Like many hoteliers, you pay close attention to your hotel’s ranking on OTAs and review sites like booking.com and TripAdvisor. You may have watched your hotel shoot from 50th rank to 20th, and steadily climb from 20th to 5th, but now your progress has stalled, and the journey from 5th position to first seems impossible.
This is a scenario many hoteliers will be familiar with – competition in those top few spots is fierce, and when all your guests rave about your hotel in online reviews, and you score top marks for all the basics measured by review sites (cleanliness, value for money, rooms, service etc.), it can be hard to know what you can possibly do to earn that beckoning top spot.
Often what takes a guest’s experience from good to great is the details, so in order to climb the last, most difficult, few rungs in the ladder what you may need is more detailed feedback, and a more detailed way of interpreting and analysing it.
You need to know about elements of guest experience specific to your hotel – would stepping up your safari rides earn you that extra two percent in terms of satisfaction, or is it the spa that is falling ever so slightly short of guests’ expectations?
Unfortunately, relying on review sites for feedback from guests on issues particular to your hotel is to hope that guests will answer questions you never asked them. TripAdvisor and Booking.com, for instance, don’t ask guests about the quality of your game-drives, spa experience or bicycle trail – not everyone has these to offer.
“Overall satisfaction, value for money and NPS provide an overview of what’s happening, but they don’t give management any answers on where you’re excelling or failing.” – Chris Roberts, General Manager, Oceana Beach and Wildlife Reserve
So, while you may get comments now and then in the body of reviews that mention your property’s unique features, you will probably find that they are only mentioned when they stood out for some reason, because they fell well below or far exceeded expectations.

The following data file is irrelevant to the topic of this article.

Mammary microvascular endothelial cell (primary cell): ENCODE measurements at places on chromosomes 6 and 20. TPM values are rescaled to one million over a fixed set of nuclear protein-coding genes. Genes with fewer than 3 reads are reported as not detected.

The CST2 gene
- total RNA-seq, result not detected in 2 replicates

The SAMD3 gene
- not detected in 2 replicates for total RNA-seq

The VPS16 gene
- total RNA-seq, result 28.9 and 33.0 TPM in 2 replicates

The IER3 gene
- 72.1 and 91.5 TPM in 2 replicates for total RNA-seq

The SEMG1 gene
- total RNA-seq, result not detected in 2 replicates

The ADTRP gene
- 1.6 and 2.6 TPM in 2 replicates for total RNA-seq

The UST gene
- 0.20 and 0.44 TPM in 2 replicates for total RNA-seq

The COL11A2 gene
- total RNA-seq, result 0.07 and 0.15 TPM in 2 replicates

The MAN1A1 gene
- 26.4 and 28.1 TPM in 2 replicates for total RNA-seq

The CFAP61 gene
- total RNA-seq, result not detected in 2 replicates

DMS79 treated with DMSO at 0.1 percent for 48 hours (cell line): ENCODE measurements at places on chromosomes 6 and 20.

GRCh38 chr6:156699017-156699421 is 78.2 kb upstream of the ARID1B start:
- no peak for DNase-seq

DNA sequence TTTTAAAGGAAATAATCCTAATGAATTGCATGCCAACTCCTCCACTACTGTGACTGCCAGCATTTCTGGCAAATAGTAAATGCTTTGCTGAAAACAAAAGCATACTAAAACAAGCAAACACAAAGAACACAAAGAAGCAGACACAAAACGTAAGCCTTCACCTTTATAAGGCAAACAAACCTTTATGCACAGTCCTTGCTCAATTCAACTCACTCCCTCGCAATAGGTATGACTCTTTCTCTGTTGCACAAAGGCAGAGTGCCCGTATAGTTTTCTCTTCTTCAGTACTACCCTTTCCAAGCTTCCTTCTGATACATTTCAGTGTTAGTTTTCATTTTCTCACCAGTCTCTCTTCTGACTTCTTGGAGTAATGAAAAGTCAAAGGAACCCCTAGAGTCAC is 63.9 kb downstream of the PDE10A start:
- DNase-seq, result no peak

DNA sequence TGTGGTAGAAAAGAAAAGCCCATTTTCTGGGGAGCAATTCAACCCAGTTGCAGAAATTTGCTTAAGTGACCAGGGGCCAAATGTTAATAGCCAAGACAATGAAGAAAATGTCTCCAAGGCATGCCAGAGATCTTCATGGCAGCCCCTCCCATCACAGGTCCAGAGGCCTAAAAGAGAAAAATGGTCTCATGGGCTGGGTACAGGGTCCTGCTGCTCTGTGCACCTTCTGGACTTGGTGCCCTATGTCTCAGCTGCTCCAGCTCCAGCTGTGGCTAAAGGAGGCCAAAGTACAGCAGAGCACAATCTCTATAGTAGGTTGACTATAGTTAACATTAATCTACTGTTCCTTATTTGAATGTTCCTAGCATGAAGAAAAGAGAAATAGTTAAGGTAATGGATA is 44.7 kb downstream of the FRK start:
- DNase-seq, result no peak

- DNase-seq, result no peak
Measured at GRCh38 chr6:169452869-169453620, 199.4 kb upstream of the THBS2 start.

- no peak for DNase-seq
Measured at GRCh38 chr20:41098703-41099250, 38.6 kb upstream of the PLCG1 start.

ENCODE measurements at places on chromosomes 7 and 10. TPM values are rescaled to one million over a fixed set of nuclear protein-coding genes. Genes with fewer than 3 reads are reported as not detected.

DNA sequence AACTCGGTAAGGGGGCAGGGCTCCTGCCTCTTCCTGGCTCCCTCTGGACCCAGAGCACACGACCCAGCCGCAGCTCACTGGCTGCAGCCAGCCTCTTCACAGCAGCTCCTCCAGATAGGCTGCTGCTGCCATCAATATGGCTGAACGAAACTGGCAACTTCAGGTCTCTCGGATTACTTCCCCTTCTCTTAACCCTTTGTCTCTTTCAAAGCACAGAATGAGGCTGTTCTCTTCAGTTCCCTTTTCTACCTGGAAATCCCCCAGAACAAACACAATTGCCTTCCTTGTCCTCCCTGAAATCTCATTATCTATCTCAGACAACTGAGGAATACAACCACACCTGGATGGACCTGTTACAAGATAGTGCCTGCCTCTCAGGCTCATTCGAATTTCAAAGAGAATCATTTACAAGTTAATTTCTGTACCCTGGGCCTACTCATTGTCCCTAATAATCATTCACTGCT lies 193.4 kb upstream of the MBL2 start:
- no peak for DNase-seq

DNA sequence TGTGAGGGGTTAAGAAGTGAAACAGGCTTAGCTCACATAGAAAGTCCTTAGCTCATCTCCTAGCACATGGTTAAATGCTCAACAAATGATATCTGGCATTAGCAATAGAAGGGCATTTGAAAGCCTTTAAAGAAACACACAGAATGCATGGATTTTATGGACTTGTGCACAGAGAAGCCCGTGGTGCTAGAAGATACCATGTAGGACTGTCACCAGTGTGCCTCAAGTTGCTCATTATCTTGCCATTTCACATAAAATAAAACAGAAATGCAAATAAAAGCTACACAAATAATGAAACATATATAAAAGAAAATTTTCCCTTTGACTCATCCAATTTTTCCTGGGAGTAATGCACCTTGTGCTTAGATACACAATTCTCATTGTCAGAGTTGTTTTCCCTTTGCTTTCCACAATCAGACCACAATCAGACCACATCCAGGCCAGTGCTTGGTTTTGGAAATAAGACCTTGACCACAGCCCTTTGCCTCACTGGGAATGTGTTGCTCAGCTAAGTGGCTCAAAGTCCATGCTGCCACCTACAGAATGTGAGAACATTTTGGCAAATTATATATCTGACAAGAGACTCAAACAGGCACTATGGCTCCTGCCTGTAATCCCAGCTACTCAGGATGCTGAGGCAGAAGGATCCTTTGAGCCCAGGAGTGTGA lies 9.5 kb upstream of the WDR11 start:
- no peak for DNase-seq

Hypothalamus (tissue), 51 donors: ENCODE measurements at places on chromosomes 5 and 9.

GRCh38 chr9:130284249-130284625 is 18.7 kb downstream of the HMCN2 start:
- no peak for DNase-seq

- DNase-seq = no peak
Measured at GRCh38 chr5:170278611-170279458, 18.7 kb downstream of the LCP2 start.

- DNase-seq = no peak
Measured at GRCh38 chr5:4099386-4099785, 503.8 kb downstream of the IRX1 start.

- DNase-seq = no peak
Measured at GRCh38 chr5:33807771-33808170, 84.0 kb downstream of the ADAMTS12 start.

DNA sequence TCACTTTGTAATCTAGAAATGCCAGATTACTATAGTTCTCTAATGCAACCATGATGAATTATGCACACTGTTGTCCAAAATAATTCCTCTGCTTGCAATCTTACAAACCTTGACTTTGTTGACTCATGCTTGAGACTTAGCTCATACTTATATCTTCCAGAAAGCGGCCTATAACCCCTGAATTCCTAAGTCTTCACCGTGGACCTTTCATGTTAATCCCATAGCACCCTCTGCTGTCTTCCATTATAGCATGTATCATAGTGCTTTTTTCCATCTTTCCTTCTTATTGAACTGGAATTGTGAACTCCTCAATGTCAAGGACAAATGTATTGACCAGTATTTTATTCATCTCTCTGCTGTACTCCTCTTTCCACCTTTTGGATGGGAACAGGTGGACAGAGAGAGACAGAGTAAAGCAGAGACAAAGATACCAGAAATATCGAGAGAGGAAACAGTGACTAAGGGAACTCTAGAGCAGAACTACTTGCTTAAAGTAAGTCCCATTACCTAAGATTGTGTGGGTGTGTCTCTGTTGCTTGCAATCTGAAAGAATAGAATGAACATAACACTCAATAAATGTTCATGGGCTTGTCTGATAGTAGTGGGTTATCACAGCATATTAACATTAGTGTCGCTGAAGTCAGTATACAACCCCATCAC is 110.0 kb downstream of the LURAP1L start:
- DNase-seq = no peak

When you are attempting to climb the last few ranking spots, however, experiences that are outliers – a particularly wonderful game drive where all of the Big Five were spotted in two hours, or a spa treatment where the electricity went out, for example – are not going to help you find out what you need to improve upon.
What you need is a way to measure your guests’ experiences of each aspect of your hotel, especially if it was one of those experiences that was “good” but not exceptional enough to warrant a mention in an online review.
Asking guests for their feedback on specific aspects of your hotel and comparing scores of different areas of guest experience with each other over time is the best way to go about gathering data that will tell you where one aspect of the guest experience is falling short.
As Chris Roberts, general manager of Oceana Beach and Wildlife Reserve and GuestRevu client, says, “Overall satisfaction, value for money and NPS [Net Promoter Score] provide an overview of what’s happening, but they don’t give management any answers on where you’re excelling or failing.”
At GuestRevu, we call the nuanced elements of the guest experience that are unique to your offering “Primary Service Ratings” and we have developed a way for you to measure and manage each one, so that you can find out what is holding you back from earning the coveted number one spot.
Head of GuestRevu’s client management team, Trish Luies, describes how the Primary Service Ratings report works: “The report pulls data from guest feedback questionnaires about the hotel’s main departments (reception, staff, restaurant, etc.) as well as any specialised offerings they have (safaris, spa treatments, etc.) into a single report that outlines how their different departments are doing and makes it easier for hoteliers to immediately identify their strengths and weaknesses.”
By enabling hoteliers to benchmark one element of the guest experience against another in concrete numerical terms, the primary service rating report becomes something of a to-do list for hoteliers looking to improve an already tightly-run operation.
Derek Martin, revenue management consultant and founder of TrevPAR World, uses the Primary Service Ratings report whenever possible when he works with clients. “It is an integral part of my daily revenue management process” says Martin, “it is very informative and clearly highlights what is happening in the operation on a daily basis.”